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United States. Office of Indian Affairs / Annual report of the Commissioner of Indian Affairs, for the year 1892
61st ([1892])

Decision of Supreme Court on validity of Indian conveyances,   pp. 741-743 PDF (1.5 MB)


Page 742

742         SUPREME COURT ON INDIAN CONVEYANCES. 
This case turns upon the question whether the act of Congress prohibiting
Indian lands from being conveyed, except by permission of the President,
is 
satisfied by his approval indorsed upon a deed thirteen years after its execution,
and after the death of the grantee and the sale of the land by his administrator.
(1) A preliminary question is made by the defendant in error, as to the juris-
diction of this court. By Revised Statutes, section 709, our authority to
review 
final judgments or decrees of the highest courts of a State extends to all
cases 
S'where is drawn in question the validity of a treaty or statute of, or an
authority 
exercised under, the United States, and the decision is against their validity."
The argument of the defendant in this connection is that as the title to
the 
lands did not pass by the treaty, which contained only an agreement to convey,
the proviso ceased to be operative when the patent was issued in 1843: that
the 
same restriction upon alienation contained in the patent was one which the
su- 
preme court of Illinois had considered; and that their construction, that
no 
title passed from Robinson and Horton for want of permission of the President
of the United States, could not be reviewed by this court. There are two
suffi- 
cient answers to this contention. First, the proviso in the treaty did continue
by 
its express terms to be operative, so long as the land was owned by the grantees
or their heirs, and the object of carrying this proviso into the patent was
merely 
to apprise intending purchasers of the restrictions imposed by the treaty
upon 
the alienation of the lands. Second, the case raised the question of the
validity 
of an authority exercised under the United States, viz, the authority of
the 
President to approve the deed thirteen years after its execution, and the
decis- 
ion of the supreme court of Illinois was against its validity; so that the
case is 
directly within the words of the statute. 
(2) So far as the main question is concerned, we know of no reason why the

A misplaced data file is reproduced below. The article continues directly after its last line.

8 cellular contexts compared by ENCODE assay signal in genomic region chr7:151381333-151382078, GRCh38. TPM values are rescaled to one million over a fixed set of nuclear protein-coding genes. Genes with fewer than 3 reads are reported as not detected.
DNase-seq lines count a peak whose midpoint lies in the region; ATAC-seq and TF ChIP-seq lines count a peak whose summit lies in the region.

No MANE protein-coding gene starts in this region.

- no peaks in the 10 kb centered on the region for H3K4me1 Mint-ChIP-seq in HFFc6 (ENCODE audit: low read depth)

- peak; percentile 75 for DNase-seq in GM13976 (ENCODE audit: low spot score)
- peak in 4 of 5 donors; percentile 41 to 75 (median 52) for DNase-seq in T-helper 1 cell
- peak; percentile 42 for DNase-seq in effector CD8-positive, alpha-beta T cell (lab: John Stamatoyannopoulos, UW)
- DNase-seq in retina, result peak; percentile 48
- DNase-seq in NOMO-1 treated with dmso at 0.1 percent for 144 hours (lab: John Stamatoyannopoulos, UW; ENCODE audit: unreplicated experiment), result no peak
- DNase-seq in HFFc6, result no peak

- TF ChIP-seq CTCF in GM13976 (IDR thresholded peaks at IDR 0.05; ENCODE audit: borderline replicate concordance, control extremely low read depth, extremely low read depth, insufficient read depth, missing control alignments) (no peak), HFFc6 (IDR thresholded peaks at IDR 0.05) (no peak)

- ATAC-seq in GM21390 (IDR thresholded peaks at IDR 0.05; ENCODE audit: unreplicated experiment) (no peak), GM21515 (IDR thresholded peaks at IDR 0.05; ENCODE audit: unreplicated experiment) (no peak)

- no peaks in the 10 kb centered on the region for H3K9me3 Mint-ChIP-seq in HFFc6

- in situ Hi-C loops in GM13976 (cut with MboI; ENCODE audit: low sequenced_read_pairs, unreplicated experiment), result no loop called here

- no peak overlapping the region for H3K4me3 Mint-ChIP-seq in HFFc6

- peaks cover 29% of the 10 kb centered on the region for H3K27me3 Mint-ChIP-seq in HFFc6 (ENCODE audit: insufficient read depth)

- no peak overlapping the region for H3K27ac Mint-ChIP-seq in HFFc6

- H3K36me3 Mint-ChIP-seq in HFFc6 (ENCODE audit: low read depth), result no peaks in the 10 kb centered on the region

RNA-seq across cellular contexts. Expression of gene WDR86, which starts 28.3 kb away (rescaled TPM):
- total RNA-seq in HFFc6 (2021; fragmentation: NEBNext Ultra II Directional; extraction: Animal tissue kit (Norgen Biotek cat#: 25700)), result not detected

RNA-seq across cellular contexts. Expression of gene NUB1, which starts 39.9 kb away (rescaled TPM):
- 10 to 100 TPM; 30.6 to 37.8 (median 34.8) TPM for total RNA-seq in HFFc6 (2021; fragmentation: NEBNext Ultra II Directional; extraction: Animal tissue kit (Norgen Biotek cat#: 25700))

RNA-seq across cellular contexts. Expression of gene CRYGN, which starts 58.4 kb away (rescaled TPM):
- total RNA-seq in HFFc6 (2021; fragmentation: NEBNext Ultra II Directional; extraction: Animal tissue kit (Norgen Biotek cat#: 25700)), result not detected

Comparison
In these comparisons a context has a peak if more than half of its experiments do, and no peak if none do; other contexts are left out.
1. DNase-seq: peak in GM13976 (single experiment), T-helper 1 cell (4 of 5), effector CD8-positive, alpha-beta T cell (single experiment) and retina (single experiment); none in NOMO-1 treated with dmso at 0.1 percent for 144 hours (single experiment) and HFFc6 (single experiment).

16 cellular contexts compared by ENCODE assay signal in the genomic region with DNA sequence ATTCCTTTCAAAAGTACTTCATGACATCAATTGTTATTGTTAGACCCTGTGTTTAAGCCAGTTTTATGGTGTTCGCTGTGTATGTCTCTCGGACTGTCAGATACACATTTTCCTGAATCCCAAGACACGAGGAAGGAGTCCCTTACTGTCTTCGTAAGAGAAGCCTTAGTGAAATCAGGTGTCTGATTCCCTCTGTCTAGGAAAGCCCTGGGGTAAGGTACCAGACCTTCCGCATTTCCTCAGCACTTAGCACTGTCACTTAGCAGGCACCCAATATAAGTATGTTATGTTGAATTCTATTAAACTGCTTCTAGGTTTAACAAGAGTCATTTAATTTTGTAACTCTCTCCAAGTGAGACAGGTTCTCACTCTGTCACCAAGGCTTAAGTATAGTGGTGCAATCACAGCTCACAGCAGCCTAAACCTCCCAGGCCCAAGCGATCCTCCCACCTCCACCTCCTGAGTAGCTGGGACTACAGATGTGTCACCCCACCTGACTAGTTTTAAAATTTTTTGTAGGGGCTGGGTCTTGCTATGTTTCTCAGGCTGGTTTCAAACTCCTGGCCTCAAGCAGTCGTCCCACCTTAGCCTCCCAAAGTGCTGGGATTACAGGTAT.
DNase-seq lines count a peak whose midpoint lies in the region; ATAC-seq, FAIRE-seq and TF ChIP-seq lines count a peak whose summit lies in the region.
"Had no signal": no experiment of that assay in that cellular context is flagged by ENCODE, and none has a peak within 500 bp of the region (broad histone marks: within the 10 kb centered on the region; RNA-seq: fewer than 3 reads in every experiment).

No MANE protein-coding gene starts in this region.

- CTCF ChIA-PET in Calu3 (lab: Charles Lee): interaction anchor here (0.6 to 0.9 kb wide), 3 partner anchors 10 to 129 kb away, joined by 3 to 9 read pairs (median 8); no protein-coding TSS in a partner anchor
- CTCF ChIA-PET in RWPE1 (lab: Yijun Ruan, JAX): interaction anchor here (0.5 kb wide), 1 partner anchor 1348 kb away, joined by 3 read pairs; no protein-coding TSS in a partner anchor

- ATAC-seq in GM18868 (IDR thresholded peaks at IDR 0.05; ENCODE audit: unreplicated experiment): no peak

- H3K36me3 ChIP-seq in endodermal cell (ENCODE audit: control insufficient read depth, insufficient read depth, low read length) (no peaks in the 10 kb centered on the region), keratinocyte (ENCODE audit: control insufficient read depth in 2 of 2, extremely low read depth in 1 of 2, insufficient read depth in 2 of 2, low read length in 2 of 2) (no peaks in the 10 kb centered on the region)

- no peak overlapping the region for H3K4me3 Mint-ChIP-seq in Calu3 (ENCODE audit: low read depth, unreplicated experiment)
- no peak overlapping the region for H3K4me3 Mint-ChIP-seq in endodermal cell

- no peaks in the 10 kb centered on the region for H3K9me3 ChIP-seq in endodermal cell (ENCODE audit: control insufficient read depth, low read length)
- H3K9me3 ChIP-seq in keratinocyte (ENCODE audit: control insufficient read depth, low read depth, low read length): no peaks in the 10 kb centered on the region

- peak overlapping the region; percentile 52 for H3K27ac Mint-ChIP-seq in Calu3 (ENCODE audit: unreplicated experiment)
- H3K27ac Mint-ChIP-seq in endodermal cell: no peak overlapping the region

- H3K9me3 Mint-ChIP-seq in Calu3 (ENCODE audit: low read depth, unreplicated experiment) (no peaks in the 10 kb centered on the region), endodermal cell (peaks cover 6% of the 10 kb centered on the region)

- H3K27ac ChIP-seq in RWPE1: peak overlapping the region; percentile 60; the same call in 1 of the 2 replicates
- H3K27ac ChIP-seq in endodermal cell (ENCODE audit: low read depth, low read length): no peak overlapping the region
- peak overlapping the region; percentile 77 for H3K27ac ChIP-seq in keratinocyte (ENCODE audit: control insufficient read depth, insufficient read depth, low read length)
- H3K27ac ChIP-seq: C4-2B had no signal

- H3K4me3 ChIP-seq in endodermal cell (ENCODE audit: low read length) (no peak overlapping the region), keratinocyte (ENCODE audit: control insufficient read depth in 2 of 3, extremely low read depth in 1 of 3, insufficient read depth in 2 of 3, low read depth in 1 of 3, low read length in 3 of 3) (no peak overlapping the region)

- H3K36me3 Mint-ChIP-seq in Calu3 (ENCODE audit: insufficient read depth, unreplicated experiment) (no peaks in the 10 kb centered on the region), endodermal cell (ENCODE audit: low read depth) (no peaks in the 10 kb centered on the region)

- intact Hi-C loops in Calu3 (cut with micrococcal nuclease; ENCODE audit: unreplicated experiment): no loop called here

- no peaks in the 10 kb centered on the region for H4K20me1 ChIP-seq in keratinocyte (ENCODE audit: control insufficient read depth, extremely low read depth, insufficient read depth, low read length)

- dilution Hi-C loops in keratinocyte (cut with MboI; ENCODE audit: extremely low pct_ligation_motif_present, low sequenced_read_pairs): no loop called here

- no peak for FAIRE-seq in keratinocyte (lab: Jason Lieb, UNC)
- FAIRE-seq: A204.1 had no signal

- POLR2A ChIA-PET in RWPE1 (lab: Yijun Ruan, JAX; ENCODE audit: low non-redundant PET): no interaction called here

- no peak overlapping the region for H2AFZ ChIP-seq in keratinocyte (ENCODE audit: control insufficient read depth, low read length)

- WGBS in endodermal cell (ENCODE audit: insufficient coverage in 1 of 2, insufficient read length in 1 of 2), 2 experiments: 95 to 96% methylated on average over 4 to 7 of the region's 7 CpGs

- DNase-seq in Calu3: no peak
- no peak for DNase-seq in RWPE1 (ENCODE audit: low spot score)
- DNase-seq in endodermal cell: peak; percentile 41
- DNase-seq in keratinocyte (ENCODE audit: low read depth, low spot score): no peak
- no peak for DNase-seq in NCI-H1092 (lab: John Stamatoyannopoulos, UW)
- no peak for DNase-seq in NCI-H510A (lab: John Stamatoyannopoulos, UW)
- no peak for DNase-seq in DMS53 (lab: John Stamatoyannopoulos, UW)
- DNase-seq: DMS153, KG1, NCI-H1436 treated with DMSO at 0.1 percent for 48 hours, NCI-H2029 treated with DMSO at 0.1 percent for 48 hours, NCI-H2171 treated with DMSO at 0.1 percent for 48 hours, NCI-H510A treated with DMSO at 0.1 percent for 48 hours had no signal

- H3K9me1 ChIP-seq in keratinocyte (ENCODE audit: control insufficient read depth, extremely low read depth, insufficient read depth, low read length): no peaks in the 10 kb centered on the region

analogy of the law of principal and agent is not applicable here, viz, that
an act 
in excess of an agent's authority, when performed, becomes binding upon the
principal, if subsequently ratified by him. The treaty does not provide how
or 
when the permission of the President shall be obtained, and there is certainly
nothing which requires that it shall be given before thedeed is delivered.
(Doe 
v. Beardsley, 2 McLean, 412.) It is douibtless, as was said by the supreme
court 
of Mississippi in Harmon v. Partier (12 S. and M., 425, 427), "a condition
pre- 
cedent to a perfect title'" in the grant e; but the neglect in this
case to obtain 
the approval of the President for thirteen years only shows that for that
length 
of time the title was imperfect, and that no action of ejectment would have
lain 
until the condition was performed. Had the grantee the day after the deed
was 
delivered sent it to Washington and obtained the approval of the President,
it 
would be sticking in the bark to say that the deed was not thereby validated.
A 
delay of thirteen years is immaterial, provided, of course, that no third
parties 
have in the meantime legally acquired an interest in the lands. 
If, after executing this deed, Robinson had given another to another person,
with the permission of the President, a wholly different question would have
arisen. But, so far as Robinson and his grantees are concerned, the approval
of the President related back to the execution of the deed and validated
it from 
that time. As was said by this court in Cook v. Tullis (18 Wall., 332, 338),
"the 
ratification operates upon the act ratified precisely as though authority
to do 
the act had been previously given, except where the rights of third parties
have 
intervened btween the act and the ratification. The retroactive efficacy
of the 
ratification is subject to this qualification. The intervening rights of
third per- 
sons can not be defeated by the ratification." (See also Fleckner v.
Bank of the 
of the United States, 8 Wheat., 338,363.) In Ashley v. Eberts (22 Ind., 55)
a sim- 
ilar act of the President approving a deed was held to relate back and give
it 
validity from the time of its execution, so as to protect the grantee against
a 
claim by adverse possession which arose in the interim between its date and
the 
confirmation. "Otherwise," said the court, "a mere trespasser,
by taking 
possession after a valid sale and before its consummation, would have power
to 
defeat a bona fide purchaser." This case was approved in Steeple v.
Downing 
(60 Ind., 478, 497). In Murray v. Wooden (17 Wend., 531), a conveyance of
land 
by an Indian which, subsequent to its date, had been ratified by a certificate
of 
approbation of the surveyor-general in the form prescribed by law, was held
to 
be inoperative upon the ground that, previous to the granting of such certifi-
cate, the Indian had conveyed to a third person, and the deed to such person
had 
been approved in the mode prescribed by law previous to the indorsement of
the 
certificate of approbation of the deed first executed. This wa3 a clear case
of 
rights intervening between the execution of the first deed and its approval.
In 
Smith v. Stevens (10 Wall., 321) the right to convey the lands reserved for
the bene- 
fit of the Indians was expressly vested in the Secretary of the Interior,
upon the re- 


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